The Shockingly Realistic Sculptures of Kazuhiro Tsuji

We’ve featured a lot of hyper-realistic paintings on OC in the past, but here’s something we haven’t seen very often – unbelievably realistic human busts. These 3D sculptures are so life-like that they could give Madam Tussauds a run for their money. They’re the work of Japanese artist Kazuhiro Tsuji, who employs a variety of mold making and sculpting techniques to create his wonderful art.

Born in Kyoto, Japan, Tsuji began to display an affinity towards art, painting, photography, nature, science and technology since childhood. Growing up, he experimented with various media, and finally discovered that ‘portraiture’ was his real passion. But with no money to attend college, Tsuji began to educate himself in the art of special effects makeup.

It all started when he came across a magazine that detailed the makeup techniques used in the 1976 TV mini series Lincoln. Inspired by the intricate craftsmanship, Tsuji gathered his meagre savings and used it to buy makeup supplies. “I took a life cast of myself and attempted to transform myself into Lincoln, which was all the more difficult considering I’m Japanese” he recalled.


Tsuji kept working on his makeup skills until his efforts finally paid off – he landed his first job in the movies with the Japanese film Sweet Home. Later, he started his own company, and worked on several Japanese movies such as Rapsody in August. For a while, he taught special effects makeup at the Yoyogi Animation Institute. Eventually, his talents took him to Hollywood, to work on films like Men in Black, Planet of the Apes, and How the Grinch Stole Christmas. Tsuji has received Oscar nominations for his work in the movies Click and Norbit.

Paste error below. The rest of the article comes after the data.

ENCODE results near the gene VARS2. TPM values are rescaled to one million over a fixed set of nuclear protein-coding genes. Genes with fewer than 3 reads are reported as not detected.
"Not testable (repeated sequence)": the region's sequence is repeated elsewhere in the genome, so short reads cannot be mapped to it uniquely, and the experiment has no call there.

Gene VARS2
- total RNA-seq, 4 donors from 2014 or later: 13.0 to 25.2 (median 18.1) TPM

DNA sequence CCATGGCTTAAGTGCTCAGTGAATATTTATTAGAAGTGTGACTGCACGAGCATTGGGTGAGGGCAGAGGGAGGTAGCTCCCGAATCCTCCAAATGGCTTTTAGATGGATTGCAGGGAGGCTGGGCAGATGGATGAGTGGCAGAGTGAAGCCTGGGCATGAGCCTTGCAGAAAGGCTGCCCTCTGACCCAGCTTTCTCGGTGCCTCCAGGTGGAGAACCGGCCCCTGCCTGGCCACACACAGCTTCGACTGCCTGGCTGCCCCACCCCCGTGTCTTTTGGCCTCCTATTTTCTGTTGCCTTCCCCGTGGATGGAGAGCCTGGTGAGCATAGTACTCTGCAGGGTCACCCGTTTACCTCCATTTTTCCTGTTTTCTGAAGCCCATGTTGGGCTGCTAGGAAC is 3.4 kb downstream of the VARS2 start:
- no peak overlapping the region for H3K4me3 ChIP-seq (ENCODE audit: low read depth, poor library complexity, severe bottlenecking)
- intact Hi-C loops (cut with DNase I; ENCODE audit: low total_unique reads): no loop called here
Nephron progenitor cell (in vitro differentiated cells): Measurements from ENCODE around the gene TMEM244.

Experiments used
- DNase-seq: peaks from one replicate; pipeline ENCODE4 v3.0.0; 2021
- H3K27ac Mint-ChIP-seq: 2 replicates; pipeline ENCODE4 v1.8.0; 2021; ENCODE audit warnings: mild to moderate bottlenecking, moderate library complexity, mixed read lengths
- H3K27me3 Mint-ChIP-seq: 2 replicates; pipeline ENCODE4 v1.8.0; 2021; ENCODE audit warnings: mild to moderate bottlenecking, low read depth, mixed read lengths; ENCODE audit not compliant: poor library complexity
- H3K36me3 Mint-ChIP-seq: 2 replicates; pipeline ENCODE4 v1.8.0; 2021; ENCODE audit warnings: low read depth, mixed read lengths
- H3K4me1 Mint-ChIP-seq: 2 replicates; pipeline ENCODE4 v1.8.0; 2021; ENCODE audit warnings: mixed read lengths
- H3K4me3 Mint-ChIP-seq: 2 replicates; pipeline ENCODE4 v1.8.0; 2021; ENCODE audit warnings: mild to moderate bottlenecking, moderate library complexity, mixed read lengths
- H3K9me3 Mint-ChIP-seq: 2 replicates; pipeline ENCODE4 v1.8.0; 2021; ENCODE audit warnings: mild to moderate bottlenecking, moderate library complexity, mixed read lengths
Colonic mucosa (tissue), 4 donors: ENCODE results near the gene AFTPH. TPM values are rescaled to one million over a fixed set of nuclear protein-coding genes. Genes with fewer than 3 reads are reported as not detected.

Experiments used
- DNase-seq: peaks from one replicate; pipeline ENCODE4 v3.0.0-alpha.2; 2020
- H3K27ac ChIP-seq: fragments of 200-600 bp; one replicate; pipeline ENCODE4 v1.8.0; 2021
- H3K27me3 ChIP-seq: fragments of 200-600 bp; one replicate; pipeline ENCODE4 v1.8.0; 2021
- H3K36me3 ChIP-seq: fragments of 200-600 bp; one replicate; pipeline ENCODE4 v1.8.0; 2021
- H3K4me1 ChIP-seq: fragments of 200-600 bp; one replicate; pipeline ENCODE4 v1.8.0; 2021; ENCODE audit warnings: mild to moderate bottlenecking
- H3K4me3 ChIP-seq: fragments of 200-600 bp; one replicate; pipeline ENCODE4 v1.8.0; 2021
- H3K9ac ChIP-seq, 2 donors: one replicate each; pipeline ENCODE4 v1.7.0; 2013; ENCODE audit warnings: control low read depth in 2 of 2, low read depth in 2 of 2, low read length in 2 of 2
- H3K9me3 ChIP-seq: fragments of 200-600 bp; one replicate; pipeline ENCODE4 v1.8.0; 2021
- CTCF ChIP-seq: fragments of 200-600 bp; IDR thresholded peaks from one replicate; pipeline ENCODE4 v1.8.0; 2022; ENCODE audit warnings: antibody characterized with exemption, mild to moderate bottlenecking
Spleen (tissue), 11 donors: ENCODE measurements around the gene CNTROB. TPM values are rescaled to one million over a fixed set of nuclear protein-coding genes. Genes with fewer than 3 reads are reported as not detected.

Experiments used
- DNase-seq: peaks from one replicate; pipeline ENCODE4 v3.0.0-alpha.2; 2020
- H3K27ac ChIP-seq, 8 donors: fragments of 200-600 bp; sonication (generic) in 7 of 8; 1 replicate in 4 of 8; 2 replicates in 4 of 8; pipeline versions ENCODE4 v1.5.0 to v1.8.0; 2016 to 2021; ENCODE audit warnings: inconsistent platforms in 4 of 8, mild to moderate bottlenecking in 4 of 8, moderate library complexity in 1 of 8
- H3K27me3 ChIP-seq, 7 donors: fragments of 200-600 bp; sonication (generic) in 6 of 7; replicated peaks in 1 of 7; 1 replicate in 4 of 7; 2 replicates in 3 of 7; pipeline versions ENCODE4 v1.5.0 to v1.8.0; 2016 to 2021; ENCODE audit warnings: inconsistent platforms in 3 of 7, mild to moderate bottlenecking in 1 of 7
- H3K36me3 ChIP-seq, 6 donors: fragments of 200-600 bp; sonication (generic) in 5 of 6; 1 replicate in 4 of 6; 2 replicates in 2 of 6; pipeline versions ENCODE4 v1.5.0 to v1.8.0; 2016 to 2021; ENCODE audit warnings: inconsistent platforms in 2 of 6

Tsuji’s film career helped him gain experience in working with the various materials and techniques needed for his real passion – portrait painting and sculpture. As a portrait artist, he has created ultra-realistic busts of famous figures like Abraham Lincoln, Dali and Andy Warhol.


Photographs of the Lincoln bust, in particular, have received a lot of attention – it’s almost as if Tsuji was able to somehow travel back in time and bring America’s 16th president back with him. Last year, the sculpture was displayed at the Life and Times of Abraham Lincoln exhibit at the Ronald Reagan Presidential Foundation and Library.


What’s noteworthy about Tsuji’s 3D portraits is that they aren’t just inanimate replicas of living people. Instead, they are so life-like that they emit a sense of soulfulness. It’s amazing that Tsuji is able to convey such complex emotions with the use of lifeless materials such as resins, silicones and pigments.


“Basically, our job is recreating nature and our art is realism,” he explained. “What nature can do is simply amazing. It is impossible to create something better than nature can. So we are more like interpreters or translators. A good artist knows the subtlety and language of nature.”







via Ufunk, Spoon & Tamago